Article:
Repeating history: Why some educators say province's curriculum is failing students

·6 min read
When it comes to history, several experts say New Brunswick’s education system is failing students.  (iStock - image credit)
When it comes to history, several experts say New Brunswick’s education system is failing students. (iStock - image credit)

By the time New Brunswick students graduate from high school, they should know about Canada's political, social and economic systems, understand human rights issues and recognize forms of discrimination.

That's the Department of Education's stance.

But that's not what's actually happening, according to several experts in the fields of history and education.

They argue that the province's history and social studies curricula have multiple issues, one of the most significant of which is the fact that they are outdated.

Alan Sears, a professor emeritus in education at the University of New Brunswick, says that in the 40-plus years he has worked in the field, the province has never done a full K-12 curriculum revamp.

For example, material in one grade was updated in 2019, while the material in the next grade was last updated in 1997.

Since then, Sears said, the philosophy of education has changed, our understanding of history has become more complex and expectations of schools have shifted, with a desire for an increased focus on history and a more diverse lesson plan.

As an example, Sears cited a theme area in the Grade 10 history course, "The Glory That Was Greece."

"This is the idea that ancient Greek civilization is the foundation for Western civilization," he said.

But over the years, there has been a lot of rethinking of long-accepted ideas.

"One of my students [who] was of Chinese background went on to teach that course," Sears said.

"She wrote me an email and sent me a series of questions like, 'Why was Greece so glorious? Why was it more glorious than ancient China or India, for example?' Well, those are all good questions."

What do students learn?

Throughout their elementary school years, New Brunswick students are taught social studies rather than history.

While social studies does include aspects of history, it also includes aspects of geography, civics and even health.

Schools do not offer an exclusive focus on history until Grade 10.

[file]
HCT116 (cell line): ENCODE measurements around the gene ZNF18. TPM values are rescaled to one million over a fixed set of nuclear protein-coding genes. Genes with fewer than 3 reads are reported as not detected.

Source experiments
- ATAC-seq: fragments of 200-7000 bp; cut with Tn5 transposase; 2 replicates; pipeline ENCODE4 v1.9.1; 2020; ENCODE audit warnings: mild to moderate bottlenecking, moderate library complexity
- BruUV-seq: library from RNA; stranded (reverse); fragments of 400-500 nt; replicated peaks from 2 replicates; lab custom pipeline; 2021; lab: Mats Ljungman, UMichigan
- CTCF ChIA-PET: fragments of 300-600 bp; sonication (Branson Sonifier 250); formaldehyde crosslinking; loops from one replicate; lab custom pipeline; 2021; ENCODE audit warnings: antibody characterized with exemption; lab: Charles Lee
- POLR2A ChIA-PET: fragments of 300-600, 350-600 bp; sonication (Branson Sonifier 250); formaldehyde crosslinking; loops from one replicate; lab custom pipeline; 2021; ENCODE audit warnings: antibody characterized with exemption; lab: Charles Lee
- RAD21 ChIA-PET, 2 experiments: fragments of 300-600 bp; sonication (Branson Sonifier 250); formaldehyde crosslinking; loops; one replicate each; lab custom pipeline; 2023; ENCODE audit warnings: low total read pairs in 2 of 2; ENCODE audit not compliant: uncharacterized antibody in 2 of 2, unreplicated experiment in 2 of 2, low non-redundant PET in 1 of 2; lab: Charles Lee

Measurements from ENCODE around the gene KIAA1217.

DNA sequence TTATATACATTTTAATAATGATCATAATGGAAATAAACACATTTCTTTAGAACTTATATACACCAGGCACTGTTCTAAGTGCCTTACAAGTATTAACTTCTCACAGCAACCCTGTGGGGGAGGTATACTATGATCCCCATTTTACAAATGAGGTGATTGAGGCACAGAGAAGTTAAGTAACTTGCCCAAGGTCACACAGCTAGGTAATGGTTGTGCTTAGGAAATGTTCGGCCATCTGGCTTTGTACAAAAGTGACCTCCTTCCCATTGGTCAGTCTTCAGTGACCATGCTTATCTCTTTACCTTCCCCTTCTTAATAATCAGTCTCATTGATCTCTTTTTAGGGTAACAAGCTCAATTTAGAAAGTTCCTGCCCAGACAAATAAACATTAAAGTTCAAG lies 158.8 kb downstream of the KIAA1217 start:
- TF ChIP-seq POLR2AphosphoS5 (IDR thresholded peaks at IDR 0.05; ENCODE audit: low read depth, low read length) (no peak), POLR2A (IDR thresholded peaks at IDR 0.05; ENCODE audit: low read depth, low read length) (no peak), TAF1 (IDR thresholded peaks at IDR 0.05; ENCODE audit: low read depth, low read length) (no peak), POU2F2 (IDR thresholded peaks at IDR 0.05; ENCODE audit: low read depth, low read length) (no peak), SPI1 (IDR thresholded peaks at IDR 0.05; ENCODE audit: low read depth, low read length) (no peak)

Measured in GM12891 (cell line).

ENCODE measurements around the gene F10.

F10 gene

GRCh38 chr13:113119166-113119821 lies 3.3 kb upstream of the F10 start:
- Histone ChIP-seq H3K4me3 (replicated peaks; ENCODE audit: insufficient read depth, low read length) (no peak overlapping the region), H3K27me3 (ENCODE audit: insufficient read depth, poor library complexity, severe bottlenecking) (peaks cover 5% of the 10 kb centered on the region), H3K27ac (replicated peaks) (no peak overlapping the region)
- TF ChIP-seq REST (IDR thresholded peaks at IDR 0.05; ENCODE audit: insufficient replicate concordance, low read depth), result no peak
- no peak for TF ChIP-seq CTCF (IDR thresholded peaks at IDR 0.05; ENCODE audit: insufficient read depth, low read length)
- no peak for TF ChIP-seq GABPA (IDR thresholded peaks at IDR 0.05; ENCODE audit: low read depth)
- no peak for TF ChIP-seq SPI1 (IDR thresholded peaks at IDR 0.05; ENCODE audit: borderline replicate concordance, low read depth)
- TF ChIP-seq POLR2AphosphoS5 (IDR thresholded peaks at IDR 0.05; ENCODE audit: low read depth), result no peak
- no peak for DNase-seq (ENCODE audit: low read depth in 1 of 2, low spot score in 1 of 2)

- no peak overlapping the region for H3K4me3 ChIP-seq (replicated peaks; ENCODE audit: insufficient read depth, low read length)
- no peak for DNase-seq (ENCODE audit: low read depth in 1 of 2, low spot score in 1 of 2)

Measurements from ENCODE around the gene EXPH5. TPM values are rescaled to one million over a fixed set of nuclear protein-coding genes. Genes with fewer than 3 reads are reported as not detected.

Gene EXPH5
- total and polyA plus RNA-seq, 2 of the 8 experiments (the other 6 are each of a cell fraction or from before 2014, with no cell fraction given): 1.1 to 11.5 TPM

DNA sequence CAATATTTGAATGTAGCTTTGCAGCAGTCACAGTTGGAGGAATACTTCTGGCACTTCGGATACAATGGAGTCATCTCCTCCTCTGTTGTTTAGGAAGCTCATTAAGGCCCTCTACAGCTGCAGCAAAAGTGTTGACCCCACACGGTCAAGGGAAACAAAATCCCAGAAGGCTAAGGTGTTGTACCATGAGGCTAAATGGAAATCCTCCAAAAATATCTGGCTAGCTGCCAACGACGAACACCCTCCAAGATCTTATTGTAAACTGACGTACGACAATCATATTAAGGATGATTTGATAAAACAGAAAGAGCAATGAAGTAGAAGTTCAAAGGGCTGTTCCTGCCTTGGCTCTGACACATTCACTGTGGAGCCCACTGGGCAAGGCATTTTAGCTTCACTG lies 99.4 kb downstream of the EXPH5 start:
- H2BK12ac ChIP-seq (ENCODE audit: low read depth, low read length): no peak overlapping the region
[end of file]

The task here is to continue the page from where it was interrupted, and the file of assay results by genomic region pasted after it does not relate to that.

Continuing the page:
In these classes, subjects include the agricultural revolution, Greek and Roman history, the European Middle Ages and the start of the modern era.

In Grade 11, students learn about the French Revolution, the Industrial Revolution, the two world wars, the Holocaust and the early Cold War era.

According to curriculum documents on the department's website, there are no mandated units devoted to Indigenous, Black or Asian heritage.

Province looking to update curriculum

During the 2020 election, the Progressive Conservatives included revamping the province's history curriculum as part of their platform.

"We will ensure an educational review of Indigenous and Black history and will work with those communities to ensure materials reflect accurate and up-to-date information available," the party's 2020 election platform stated.

Education Minister Dominic Cardy said there's "some truth" to the assertion that the curriculum isn't adequately preparing students.

However, he said, the province is working on the history curriculum.

"Some of that work has already been underway and is underway," he said.

Other aspects of it will take "another year or so to get rolling," to allow for time to consult properly, Cardy said.

"Obviously we're going to talk about being more inclusive. Making sure that we're actually reaching out and talking to folks in different communities is an important part of that [and] takes a bit of time."

Cardy said he's aiming to have a new high school history curriculum available in two years, after consultations with teachers, parents and other stakeholders.

'Eurocentric' history curriculum

Jeff Brown, a University of New Brunswick history professor, calls the current history curriculum Eurocentric and "militaristic."